University of Sydney authors who led the research said the Mamil study was prompted by media attention given to depicting and satirising this group and the importance of physical activity for preventing lifestyle diseases like cardiovascular disease.
“The origins of the Mamil species are unclear, but the first descriptions, from around 2010, were characterised by middle-aged men wishing to break free from midlife crises and to obtain a new lease on life by purchasing an extravagant, slick, highly accessorised bicycle with a design fit for the Champs-Élysées,” say the authors in the MJA report.
The habitats of Mamils are affluent urban environments, often near the water, where Mamils meet in groups to channel their inner Cadel Evans.
MAMIL was awarded Official Selection and premiered at the 2017 Adelaide Film Festival.
Lead author Professor Adrian Bauman of the University of Sydney's Charles Perkins Centre said: “We found that cycling by middle-aged men has increased since 2002-04, supporting reports of the growth of the Mamil species.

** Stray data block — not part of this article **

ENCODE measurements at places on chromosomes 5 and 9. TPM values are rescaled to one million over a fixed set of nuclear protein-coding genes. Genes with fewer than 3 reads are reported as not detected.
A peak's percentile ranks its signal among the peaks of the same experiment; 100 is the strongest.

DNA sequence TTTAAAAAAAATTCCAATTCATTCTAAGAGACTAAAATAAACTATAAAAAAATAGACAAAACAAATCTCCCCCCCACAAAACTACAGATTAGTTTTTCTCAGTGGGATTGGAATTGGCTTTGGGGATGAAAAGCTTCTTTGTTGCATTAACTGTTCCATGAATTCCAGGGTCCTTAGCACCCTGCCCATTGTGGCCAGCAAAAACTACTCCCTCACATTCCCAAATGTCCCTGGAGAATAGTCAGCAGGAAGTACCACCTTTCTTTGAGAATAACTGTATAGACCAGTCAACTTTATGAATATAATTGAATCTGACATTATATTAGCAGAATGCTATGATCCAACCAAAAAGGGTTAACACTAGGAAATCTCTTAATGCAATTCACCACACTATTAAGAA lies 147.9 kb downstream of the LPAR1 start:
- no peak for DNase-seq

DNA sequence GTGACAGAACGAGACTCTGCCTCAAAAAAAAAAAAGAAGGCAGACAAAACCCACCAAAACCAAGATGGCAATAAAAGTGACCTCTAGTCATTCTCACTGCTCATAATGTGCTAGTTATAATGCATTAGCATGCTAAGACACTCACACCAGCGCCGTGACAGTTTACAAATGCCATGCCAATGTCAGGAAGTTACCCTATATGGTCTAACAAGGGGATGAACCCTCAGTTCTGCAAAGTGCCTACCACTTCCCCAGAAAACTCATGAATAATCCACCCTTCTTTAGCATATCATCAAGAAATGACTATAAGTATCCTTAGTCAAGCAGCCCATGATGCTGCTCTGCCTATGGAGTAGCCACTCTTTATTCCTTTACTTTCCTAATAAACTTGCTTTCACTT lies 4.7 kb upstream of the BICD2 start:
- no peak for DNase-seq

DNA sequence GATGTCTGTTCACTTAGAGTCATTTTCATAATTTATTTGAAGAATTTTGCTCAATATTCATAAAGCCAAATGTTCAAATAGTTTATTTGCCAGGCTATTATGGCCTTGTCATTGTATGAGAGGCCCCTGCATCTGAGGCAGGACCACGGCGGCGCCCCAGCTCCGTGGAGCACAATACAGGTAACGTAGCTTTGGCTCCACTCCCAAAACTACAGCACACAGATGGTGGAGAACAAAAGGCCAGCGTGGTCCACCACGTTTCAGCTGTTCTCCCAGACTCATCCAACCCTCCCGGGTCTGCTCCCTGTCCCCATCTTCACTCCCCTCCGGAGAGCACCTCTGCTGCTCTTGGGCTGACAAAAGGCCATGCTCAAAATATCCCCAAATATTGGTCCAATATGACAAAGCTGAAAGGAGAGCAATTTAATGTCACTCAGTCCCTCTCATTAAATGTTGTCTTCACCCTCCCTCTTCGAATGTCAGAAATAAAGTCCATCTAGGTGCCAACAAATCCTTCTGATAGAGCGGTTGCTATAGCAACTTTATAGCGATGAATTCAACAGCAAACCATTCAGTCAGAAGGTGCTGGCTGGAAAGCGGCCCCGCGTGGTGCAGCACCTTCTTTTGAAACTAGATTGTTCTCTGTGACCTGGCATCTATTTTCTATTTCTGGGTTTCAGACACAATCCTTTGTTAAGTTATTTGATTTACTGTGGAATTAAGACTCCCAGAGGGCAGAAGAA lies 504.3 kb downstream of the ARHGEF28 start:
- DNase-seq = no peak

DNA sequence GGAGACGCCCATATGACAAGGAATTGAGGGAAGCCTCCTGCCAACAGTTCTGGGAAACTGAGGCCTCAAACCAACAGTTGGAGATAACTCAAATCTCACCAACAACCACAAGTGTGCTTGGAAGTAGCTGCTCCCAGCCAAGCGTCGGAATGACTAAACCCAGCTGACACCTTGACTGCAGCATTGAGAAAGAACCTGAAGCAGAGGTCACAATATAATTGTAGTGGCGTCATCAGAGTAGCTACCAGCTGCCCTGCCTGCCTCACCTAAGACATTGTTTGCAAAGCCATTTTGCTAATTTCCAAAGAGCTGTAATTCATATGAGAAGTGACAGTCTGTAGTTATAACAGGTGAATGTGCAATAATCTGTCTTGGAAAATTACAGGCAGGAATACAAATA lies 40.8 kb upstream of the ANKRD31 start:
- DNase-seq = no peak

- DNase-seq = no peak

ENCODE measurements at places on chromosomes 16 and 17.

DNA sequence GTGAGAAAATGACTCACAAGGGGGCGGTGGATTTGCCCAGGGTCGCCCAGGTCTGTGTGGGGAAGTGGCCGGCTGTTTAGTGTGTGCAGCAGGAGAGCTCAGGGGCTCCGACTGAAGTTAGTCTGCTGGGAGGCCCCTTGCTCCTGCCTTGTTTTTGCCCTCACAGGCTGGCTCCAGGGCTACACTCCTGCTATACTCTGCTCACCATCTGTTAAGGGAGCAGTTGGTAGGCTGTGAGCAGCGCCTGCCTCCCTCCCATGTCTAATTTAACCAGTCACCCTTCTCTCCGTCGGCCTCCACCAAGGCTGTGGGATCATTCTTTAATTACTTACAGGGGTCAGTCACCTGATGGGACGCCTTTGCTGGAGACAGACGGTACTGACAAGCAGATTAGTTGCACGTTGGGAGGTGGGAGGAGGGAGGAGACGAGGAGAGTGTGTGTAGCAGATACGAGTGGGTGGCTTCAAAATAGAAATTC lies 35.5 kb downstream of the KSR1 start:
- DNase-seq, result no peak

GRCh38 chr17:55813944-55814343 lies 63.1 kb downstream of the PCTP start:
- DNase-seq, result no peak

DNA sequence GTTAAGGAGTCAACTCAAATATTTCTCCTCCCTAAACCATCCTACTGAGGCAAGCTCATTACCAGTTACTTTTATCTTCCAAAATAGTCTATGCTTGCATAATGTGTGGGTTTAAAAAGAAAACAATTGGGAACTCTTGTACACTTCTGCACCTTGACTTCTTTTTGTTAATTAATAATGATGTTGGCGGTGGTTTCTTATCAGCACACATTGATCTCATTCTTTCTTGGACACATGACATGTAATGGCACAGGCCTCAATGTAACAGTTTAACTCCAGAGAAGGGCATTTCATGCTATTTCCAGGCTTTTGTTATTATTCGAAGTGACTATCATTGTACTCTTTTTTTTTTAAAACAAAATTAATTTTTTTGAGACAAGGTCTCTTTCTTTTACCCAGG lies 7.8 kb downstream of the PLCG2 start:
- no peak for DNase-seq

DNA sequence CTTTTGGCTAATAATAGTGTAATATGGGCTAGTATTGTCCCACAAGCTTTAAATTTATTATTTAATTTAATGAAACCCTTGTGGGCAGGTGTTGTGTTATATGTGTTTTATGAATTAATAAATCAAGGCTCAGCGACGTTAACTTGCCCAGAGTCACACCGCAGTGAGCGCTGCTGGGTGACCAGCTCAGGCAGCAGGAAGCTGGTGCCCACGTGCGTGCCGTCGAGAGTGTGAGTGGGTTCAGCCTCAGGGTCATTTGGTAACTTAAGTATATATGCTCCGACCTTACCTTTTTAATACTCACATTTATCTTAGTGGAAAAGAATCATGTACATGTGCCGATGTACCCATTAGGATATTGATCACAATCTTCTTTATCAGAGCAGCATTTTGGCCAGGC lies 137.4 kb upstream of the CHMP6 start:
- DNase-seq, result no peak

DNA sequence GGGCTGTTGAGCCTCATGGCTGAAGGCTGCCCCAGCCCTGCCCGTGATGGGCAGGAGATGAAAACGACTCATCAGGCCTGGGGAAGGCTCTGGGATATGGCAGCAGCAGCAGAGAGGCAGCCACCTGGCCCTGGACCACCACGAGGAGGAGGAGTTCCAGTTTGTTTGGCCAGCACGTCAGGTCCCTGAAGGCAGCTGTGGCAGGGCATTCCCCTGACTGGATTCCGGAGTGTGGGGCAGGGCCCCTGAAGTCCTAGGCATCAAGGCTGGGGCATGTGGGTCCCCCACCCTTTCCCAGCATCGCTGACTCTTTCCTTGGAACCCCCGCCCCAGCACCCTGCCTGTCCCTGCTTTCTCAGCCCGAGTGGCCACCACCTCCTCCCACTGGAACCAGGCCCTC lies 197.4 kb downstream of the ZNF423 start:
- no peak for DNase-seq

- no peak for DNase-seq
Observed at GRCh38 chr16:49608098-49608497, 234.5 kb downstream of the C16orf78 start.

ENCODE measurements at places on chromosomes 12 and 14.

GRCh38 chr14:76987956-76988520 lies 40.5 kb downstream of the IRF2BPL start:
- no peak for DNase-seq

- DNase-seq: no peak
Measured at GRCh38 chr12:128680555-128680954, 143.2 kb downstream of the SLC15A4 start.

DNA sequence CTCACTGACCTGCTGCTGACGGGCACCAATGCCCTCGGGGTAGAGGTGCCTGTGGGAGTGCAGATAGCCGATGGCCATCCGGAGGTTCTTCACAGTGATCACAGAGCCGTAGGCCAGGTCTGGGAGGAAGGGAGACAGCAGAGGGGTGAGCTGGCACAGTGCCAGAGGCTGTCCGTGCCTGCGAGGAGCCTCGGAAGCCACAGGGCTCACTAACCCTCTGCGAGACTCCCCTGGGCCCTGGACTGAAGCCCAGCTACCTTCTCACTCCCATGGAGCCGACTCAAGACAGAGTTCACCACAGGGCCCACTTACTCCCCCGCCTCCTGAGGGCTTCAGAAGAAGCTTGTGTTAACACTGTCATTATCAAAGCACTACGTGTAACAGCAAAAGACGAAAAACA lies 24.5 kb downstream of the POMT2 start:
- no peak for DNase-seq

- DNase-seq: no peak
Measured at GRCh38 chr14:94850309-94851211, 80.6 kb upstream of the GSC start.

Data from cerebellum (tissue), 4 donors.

“However, most are weekend superheroes who do not cycle to work during the week.
“The habitats of Mamils are affluent urban environments, often near the water, where Mamils meet in groups to channel their inner Cadel Evans.”
Note to readers
This research paper is part of the MJA’s Christmas issue, where whimsy and satire are encouraged, and humorous papers expected, so this is serious data with a non-serious twist. This paper was joint winner this year of the most humorous paper, as judged by the Editorial Board, for which the authors were sent a Christmas hamper. They were all hoping that Santa brought them shiny new bicycles.